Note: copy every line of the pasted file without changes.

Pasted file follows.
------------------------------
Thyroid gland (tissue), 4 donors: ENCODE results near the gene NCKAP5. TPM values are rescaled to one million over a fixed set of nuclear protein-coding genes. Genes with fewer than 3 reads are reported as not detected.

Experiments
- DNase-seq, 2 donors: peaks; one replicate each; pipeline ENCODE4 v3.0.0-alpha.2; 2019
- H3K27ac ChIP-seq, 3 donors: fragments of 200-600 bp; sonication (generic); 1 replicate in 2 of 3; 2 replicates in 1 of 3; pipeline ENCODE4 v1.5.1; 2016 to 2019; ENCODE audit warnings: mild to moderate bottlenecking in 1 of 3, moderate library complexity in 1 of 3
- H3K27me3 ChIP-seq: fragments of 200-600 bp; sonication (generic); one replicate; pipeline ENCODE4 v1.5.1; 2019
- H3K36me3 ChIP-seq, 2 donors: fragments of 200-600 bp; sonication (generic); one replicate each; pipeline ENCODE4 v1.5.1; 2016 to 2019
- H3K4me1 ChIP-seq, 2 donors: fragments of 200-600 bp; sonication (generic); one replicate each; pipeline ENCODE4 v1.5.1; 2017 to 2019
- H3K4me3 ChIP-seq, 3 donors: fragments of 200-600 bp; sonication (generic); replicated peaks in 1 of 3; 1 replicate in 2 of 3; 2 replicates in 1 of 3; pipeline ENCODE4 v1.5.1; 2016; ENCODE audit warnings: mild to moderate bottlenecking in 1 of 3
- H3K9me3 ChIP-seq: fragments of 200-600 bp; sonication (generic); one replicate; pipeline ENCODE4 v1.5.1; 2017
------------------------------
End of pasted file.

Thyroid gland (tissue), 4 donors: ENCODE results near the gene NCKAP5. TPM values are rescaled to one million over a fixed set of nuclear protein-coding genes. Genes with fewer than 3 reads are reported as not detected.

Experiments
- DNase-seq, 2 donors: peaks; one replicate each; pipeline ENCODE4 v3.0.0-alpha.2; 2019
- H3K27ac ChIP-seq, 3 donors: fragments of 200-600 bp; sonication (generic); 1 replicate in 2 of 3; 2 replicates in 1 of 3; pipeline ENCODE4 v1.5.1; 2016 to 2019; ENCODE audit warnings: mild to moderate bottlenecking in 1 of 3, moderate library complexity in 1 of 3
- H3K27me3 ChIP-seq: fragments of 200-600 bp; sonication (generic); one replicate; pipeline ENCODE4 v1.5.1; 2019
- H3K36me3 ChIP-seq, 2 donors: fragments of 200-600 bp; sonication (generic); one replicate each; pipeline ENCODE4 v1.5.1; 2016 to 2019
- H3K4me1 ChIP-seq, 2 donors: fragments of 200-600 bp; sonication (generic); one replicate each; pipeline ENCODE4 v1.5.1; 2017 to 2019
- H3K4me3 ChIP-seq, 3 donors: fragments of 200-600 bp; sonication (generic); replicated peaks in 1 of 3; 1 replicate in 2 of 3; 2 replicates in 1 of 3; pipeline ENCODE4 v1.5.1; 2016; ENCODE audit warnings: mild to moderate bottlenecking in 1 of 3
- H3K9me3 ChIP-seq: fragments of 200-600 bp; sonication (generic); one replicate; pipeline ENCODE4 v1.5.1; 2017